Why Distracted Driving is Dangerous


Distracted Driving Kills and Injures

A few seconds is all it takes to crash your car due to distracted driving. It may seem innocent enough to check a text from your best friend. But five seconds can mean your life—that’s the average time your eyes are away from the road while texting. Did you know you can travel the length of a football field in that time when traveling 55 mph?

Distracted Driving Is Not Worth the Risk

By driving distracted, you put yourself and others at serious risk. Research conducted by the Centers for Disease Control and Prevention (CDC) found that every day in the U.S., at least nine people die and more than 1,060 are injured in crashes involving a distracted driver. This makes distracted driving a dangerous threat to public health.

Nearly 20 percent of all crashes in 2010 involved a distracted driver. Although 69 percent of U.S. drivers ages 18 to 64 read or sent a text or email message while driving at least once in the last 30 days, younger drivers are at particularly high risk due to inexperience, increased use of electronic devices and other factors.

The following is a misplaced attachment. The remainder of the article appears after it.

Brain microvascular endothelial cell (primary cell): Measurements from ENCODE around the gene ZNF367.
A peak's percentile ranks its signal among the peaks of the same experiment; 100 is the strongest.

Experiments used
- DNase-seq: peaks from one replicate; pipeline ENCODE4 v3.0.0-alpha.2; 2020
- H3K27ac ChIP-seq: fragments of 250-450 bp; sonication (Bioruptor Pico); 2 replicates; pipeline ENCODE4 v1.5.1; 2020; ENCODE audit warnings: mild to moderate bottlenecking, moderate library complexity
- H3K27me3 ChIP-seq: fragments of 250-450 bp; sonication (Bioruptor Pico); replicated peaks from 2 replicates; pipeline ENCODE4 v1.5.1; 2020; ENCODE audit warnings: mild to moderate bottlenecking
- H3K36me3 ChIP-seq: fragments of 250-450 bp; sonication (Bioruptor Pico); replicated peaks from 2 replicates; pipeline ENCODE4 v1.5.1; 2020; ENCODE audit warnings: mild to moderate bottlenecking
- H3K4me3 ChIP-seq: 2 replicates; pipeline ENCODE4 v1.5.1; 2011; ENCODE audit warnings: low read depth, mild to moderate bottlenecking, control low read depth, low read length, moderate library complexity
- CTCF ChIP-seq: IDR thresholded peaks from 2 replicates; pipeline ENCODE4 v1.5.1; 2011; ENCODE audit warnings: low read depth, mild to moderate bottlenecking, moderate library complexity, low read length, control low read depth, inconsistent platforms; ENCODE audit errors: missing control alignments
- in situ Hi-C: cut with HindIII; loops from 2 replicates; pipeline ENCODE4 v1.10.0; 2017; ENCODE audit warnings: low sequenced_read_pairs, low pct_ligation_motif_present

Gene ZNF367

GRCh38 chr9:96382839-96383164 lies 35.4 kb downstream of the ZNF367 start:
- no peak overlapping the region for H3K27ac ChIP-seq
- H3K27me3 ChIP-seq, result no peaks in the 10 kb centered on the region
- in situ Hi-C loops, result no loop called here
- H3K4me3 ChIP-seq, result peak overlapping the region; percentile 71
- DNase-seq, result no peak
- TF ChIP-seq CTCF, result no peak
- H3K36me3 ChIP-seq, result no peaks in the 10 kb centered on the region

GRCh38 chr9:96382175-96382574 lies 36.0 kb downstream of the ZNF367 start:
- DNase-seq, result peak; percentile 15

According to the National Highway Traffic Safety Administration, drivers under the age of 20 have the highest proportion of fatal crashes due to distracted driving. And the CDC found that nearly half of all U.S. high school students over the age of 16 text or email while they’re driving.

What Is Distracted Driving?

Distracted driving is caused by any activity that takes your attention off the road. Whether you take your eyes of the road or your hands off the wheel , all types of distracted driving increase your risk of car crashes, major injuries and even death.

Although it’s one of the most dangerous forms of distraction, texting and driving is not the only activity that puts you at risk. Distractions happen when you are using your cell phone hands-free, eating or reading a map. All of these activities put you and others on the road in danger.

Take a Stand Against Distracted Driving

Are you ready to stop distracted driving and make our roads safer for everyone? Despite recent legislation and corporate regulations that promote more responsible driving and aim to reduce motor vehicle crashes resulting from distraction, there’s still more we can do. That’s why the American Academy of Orthopaedic Surgeons and the Auto Alliance came together to form Decide to Drive to reduce distracted driving.

We see too many injuries and deaths caused by distracted drivers. We know that even a few seconds can make a difference in someone’s life while driving. Help us stop distractions while driving by rating and reporting drivers who are distracted and dangerous. There are other ways to get involved with Decide to Drive: enter our contests, and raise awareness on social media, or download our wreck-less checklist. Find out more by visiting our Get Involved resources.